My father said that he viewed football as the cornerstone of his community. “Most long-term friendships of more than 30 years are with people I met playing football. Football is a game of collectivism that brings humans together, some people took the game extremely seriously, but football at its core is about togetherness rather than divisiveness.”
A group photo of the Yemeni national football team, at the end of the 1960s. Source: Yemen Used to Be Archive
Meanwhile, the larger community in Aden found hope and thrills in looking forward to their team’s potential win: “To score and to win among the crowds is an indescribable feeling, and the match would become a hot topic among people. Football in my time was the most popular activity.”
Football also served as a way to bridge divides that plagued Adeni society during the 1980s. By then, south Yemen was a decade into independence, political reform, and the rise and fall of leadership parties. Although the political conflict was contextually different in that place and time, the national uncertainty and divisiveness share similarities to what is taking place in Yemen today.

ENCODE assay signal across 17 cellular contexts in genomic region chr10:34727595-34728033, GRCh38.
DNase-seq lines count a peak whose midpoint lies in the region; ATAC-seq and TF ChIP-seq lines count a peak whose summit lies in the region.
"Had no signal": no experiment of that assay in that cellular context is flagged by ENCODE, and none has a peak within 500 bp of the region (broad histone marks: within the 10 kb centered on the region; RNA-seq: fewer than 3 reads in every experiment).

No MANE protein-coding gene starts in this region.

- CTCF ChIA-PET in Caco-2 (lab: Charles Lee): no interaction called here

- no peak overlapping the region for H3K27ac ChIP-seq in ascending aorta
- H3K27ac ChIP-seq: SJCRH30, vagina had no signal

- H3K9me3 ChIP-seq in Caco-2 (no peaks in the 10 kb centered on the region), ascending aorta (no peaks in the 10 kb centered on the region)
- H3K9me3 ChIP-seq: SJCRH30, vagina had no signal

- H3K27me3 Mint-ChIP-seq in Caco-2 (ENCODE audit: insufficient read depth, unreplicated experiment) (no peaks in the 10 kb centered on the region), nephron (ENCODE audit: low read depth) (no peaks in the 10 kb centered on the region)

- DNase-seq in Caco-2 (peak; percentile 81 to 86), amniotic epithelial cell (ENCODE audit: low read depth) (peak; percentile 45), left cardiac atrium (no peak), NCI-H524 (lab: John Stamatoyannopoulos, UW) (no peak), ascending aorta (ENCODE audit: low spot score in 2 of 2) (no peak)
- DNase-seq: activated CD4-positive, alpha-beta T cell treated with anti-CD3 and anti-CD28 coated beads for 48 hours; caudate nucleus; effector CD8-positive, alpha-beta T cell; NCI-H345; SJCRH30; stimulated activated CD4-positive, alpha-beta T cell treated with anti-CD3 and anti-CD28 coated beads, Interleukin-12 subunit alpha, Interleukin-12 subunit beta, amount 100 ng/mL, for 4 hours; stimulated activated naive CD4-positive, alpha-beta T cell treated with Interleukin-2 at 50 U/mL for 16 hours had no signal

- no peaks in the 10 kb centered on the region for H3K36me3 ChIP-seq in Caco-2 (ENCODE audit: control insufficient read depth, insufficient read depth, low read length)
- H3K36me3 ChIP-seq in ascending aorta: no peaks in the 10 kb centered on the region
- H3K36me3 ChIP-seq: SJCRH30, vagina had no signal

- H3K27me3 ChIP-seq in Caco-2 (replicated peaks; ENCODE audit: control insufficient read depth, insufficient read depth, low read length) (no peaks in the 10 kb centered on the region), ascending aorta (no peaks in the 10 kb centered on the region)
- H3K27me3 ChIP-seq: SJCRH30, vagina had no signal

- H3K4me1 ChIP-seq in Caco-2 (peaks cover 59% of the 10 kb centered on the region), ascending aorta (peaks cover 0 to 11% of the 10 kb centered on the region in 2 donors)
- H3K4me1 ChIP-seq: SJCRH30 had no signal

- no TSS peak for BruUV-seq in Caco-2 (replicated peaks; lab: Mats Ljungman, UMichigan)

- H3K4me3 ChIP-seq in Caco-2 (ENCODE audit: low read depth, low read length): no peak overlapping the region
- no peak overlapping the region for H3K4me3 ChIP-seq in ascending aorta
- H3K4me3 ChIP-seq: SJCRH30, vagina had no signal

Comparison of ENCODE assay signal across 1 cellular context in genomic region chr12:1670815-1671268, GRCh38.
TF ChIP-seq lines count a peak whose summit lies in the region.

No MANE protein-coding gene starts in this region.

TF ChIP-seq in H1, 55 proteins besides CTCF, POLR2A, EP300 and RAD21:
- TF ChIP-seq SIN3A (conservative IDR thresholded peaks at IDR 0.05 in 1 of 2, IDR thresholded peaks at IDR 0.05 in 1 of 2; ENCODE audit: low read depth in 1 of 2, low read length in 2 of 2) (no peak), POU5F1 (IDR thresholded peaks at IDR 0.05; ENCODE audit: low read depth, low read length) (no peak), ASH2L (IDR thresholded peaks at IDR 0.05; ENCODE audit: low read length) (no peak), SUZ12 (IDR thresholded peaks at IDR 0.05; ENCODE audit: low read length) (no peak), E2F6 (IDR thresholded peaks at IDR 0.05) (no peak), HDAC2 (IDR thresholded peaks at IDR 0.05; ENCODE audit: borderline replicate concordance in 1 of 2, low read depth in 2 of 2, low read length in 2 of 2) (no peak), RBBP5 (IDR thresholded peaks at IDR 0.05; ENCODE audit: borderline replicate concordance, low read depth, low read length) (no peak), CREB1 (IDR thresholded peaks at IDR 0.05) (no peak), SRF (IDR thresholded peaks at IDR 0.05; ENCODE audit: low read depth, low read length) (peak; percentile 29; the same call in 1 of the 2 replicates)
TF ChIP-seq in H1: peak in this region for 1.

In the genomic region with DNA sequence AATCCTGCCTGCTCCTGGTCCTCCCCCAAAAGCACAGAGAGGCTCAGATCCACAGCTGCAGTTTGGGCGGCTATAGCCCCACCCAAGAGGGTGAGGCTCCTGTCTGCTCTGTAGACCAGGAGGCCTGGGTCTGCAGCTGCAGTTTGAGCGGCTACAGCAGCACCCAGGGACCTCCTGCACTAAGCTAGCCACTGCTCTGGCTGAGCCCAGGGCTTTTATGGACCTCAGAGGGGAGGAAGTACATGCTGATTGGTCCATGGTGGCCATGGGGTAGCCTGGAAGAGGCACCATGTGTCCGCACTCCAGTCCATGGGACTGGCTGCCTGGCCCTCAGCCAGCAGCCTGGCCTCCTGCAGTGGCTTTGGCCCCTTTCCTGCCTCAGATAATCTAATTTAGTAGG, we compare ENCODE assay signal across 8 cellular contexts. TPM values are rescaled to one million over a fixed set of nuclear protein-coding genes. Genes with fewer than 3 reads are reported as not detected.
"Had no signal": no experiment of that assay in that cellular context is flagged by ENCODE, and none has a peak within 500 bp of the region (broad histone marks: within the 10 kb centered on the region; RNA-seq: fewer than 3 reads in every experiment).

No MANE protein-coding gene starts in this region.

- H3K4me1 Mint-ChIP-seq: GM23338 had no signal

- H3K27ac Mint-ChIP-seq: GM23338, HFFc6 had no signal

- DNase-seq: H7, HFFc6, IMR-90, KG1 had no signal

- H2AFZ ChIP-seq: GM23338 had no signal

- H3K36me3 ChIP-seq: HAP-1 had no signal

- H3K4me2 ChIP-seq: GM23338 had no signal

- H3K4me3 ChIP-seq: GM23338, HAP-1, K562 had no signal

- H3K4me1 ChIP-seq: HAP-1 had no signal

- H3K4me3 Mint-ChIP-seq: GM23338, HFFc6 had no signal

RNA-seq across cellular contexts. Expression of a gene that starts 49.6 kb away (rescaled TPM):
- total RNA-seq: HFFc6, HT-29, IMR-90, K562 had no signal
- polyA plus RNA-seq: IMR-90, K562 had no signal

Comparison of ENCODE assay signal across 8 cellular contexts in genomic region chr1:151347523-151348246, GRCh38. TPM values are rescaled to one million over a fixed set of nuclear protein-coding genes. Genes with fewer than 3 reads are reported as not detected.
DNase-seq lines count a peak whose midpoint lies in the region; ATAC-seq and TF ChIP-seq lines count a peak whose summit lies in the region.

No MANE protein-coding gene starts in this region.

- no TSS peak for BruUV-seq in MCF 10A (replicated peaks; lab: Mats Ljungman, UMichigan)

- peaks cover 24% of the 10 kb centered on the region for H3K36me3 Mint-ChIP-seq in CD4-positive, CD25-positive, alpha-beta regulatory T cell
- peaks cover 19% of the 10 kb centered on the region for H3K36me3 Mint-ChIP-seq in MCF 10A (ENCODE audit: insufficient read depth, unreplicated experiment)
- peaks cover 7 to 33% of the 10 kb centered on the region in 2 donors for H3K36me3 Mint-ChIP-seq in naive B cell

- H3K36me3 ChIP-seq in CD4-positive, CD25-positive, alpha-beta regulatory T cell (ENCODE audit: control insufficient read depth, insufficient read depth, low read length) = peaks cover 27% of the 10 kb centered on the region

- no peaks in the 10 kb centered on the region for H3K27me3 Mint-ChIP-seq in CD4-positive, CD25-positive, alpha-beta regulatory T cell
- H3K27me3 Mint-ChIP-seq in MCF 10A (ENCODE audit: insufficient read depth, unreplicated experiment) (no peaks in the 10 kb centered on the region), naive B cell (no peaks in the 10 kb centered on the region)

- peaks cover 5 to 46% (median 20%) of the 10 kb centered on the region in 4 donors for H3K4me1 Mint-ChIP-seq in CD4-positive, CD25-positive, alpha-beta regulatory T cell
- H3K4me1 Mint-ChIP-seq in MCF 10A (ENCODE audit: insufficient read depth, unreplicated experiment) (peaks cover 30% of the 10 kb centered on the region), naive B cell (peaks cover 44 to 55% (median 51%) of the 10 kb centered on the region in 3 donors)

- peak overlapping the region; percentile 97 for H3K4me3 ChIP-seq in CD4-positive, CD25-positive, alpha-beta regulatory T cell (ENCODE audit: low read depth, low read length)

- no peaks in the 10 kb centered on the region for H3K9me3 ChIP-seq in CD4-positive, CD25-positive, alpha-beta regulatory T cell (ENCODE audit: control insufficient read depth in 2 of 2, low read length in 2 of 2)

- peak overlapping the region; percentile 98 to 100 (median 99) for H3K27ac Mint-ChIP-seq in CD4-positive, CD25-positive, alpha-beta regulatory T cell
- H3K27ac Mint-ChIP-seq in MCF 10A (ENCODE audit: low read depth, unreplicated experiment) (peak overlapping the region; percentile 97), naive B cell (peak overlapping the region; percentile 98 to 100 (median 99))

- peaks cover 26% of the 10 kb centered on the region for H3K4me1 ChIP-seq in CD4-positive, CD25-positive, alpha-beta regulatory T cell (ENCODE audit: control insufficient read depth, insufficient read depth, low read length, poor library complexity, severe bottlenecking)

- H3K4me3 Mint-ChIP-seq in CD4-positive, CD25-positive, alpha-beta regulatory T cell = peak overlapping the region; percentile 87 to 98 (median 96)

There is plenty of space for community building and solidarity that exists organically in football. Thus, the sport is a potential forum to contest and build notions around national identity/ies in a country that in other arenas often struggles to do so. Then, as well, the love of football remains timeless across generations in Yemen.
Hamza Mahrous, a young player of the Yemeni youth team. Source: Hamza Mahrous Facebook Page